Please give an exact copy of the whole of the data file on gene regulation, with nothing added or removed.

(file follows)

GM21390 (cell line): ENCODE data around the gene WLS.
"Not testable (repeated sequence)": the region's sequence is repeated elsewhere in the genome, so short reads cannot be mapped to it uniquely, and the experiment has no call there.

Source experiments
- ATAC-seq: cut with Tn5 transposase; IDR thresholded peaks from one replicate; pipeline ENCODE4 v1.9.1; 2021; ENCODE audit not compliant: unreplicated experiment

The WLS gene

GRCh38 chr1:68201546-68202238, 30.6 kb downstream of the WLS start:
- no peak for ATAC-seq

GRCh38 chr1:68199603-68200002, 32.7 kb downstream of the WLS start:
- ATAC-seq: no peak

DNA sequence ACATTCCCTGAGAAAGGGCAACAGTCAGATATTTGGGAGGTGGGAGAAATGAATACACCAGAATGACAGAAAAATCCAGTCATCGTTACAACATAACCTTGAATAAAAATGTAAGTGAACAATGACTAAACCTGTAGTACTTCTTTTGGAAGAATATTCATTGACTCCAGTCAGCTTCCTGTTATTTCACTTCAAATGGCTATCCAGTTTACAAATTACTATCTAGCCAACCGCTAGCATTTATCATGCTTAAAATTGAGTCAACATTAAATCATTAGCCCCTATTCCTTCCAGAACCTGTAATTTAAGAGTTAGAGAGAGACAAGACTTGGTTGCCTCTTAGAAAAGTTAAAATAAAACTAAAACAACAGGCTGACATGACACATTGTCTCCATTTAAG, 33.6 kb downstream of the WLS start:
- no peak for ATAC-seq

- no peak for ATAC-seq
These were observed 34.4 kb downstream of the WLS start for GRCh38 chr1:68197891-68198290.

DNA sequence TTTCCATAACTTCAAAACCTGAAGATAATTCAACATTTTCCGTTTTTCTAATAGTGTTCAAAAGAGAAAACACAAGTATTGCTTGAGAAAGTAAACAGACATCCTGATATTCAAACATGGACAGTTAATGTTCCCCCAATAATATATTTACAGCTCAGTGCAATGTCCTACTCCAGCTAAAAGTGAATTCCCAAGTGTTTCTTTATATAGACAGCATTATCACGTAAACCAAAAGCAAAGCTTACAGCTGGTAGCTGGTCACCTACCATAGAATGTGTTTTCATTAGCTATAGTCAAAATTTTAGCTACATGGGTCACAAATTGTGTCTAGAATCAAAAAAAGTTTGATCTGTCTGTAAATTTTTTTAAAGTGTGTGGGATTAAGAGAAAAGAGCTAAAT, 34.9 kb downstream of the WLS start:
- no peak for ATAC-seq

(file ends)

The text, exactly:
GM21390 (cell line): ENCODE data around the gene WLS.
"Not testable (repeated sequence)": the region's sequence is repeated elsewhere in the genome, so short reads cannot be mapped to it uniquely, and the experiment has no call there.

Source experiments
- ATAC-seq: cut with Tn5 transposase; IDR thresholded peaks from one replicate; pipeline ENCODE4 v1.9.1; 2021; ENCODE audit not compliant: unreplicated experiment

The WLS gene

GRCh38 chr1:68201546-68202238, 30.6 kb downstream of the WLS start:
- no peak for ATAC-seq

GRCh38 chr1:68199603-68200002, 32.7 kb downstream of the WLS start:
- ATAC-seq: no peak

DNA sequence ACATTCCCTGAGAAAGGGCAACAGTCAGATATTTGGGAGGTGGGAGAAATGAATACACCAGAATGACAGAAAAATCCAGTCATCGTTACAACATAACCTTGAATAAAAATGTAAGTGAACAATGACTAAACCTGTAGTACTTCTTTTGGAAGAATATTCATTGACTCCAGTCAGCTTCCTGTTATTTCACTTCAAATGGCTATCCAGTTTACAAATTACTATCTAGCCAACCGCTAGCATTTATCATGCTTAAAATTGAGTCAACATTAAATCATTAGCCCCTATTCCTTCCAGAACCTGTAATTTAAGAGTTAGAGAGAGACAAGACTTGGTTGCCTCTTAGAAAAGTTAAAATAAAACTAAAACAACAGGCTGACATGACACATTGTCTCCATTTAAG, 33.6 kb downstream of the WLS start:
- no peak for ATAC-seq

- no peak for ATAC-seq
These were observed 34.4 kb downstream of the WLS start for GRCh38 chr1:68197891-68198290.

DNA sequence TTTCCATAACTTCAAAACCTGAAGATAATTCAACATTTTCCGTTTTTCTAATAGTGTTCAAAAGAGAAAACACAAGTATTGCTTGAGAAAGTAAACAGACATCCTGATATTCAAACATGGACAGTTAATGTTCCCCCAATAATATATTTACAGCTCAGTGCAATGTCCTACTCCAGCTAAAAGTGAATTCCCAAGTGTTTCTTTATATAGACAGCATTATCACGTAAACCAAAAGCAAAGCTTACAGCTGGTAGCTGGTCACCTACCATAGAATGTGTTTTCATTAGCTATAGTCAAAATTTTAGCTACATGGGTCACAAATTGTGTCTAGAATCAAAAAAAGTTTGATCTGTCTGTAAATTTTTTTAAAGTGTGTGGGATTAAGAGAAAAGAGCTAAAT, 34.9 kb downstream of the WLS start:
- no peak for ATAC-seq